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Publication numberUS8027763 B2
Publication typeGrant
Application numberUS 11/522,346
Publication dateSep 27, 2011
Filing dateSep 18, 2006
Priority dateSep 23, 2005
Also published asUS20070073458
Publication number11522346, 522346, US 8027763 B2, US 8027763B2, US-B2-8027763, US8027763 B2, US8027763B2
InventorsThomas Webster, Daniel Sampson, Richard Mattox, Matthew Koran, Robert Roberts, Hamid Namaky
Original AssigneeSpx Corporation
Export CitationBiBTeX, EndNote, RefMan
External Links: USPTO, USPTO Assignment, Espacenet
OBD II readiness monitor tool apparatus and method
US 8027763 B2
Abstract
An OBDII device method and system includes an inexpensive, user friendly way to determine a vehicle's readiness for emissions testing and if repairs were successful. An audible and/or visual indicator is provided to alert the repair shop technician or driver that the vehicle has completed its drive cycle and may now be tested for compliance with state and federal emissions laws or indicate that the emissions related repairs were successful.
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Claims(16)
1. An apparatus for determining emissions testing readiness of a motor vehicle, comprising:
a processor that can be operably coupled to a vehicle diagnostic connector to determine a status of at least one readiness monitor;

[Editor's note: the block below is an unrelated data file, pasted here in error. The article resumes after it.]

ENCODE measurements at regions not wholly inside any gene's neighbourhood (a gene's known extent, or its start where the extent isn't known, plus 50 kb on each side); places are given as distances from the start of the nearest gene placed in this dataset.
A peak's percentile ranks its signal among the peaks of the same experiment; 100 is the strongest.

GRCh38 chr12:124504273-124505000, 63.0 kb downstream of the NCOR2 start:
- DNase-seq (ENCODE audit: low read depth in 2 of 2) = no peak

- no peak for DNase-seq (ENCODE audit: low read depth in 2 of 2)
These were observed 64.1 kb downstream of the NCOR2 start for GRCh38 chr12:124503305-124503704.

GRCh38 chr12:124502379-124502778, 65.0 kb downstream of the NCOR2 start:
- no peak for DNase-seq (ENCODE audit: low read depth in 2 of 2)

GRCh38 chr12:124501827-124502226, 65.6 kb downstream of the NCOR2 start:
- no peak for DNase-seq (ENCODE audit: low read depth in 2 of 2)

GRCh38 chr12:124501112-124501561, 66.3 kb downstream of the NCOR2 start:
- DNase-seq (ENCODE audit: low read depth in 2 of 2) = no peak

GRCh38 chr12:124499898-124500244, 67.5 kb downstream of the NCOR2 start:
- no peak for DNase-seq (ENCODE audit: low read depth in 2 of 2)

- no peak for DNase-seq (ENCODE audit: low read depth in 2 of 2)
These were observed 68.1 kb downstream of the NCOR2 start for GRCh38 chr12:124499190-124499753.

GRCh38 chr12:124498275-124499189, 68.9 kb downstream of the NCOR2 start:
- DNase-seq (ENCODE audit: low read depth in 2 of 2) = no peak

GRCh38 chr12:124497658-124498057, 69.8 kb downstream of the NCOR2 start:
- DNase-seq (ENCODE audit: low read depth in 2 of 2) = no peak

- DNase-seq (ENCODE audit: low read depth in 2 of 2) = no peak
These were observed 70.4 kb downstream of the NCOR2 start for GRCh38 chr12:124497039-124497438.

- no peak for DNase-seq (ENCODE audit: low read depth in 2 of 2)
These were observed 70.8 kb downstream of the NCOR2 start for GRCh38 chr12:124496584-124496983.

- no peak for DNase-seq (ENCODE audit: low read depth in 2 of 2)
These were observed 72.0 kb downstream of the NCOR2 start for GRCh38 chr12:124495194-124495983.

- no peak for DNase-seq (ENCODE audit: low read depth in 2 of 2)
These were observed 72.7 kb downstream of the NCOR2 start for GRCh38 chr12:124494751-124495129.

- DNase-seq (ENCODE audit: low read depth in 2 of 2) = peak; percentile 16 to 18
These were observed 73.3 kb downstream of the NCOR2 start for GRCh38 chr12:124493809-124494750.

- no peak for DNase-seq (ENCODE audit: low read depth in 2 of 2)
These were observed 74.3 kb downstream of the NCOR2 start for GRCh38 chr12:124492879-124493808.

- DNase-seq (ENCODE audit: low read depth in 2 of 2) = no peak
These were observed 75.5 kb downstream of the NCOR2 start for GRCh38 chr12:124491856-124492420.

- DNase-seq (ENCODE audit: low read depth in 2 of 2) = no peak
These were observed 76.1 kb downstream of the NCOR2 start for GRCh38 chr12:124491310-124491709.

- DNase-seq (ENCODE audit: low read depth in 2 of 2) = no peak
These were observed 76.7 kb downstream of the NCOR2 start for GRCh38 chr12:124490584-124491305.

at least one vehicle communication protocol interface operatively coupled to the processor and allows the processor to communicate with the vehicle;
a multiplexer operably coupled to the processor;
a computing device interface operably coupled to the multiplexer;
a housing surrounding the processor, the at least one vehicle communication protocol interface, the multiplexer, and the computing device interface, wherein the housing has a port configured to couple to a computing device;
an indicator disposed on the housing for indicating the readiness of the vehicle for emission testing; and
a voltage detection device configured to manage power to the apparatus, and having a power threshold for comparing with the power of a power source, wherein when the power of the power source exceeds the threshold, the voltage detection device allows the apparatus to be powered, and when the power of the power source is below the threshold, the voltage detection device restricts power to the apparatus.
2. The apparatus in claim 1, wherein the indicator is visual.
3. The apparatus in claim 1, wherein the indicator is audible.
4. The apparatus in claim 1, wherein the at least one communication interface is a J1850 vehicle interface, a CAN vehicle interface, or an ISO 9141-2 vehicle interface.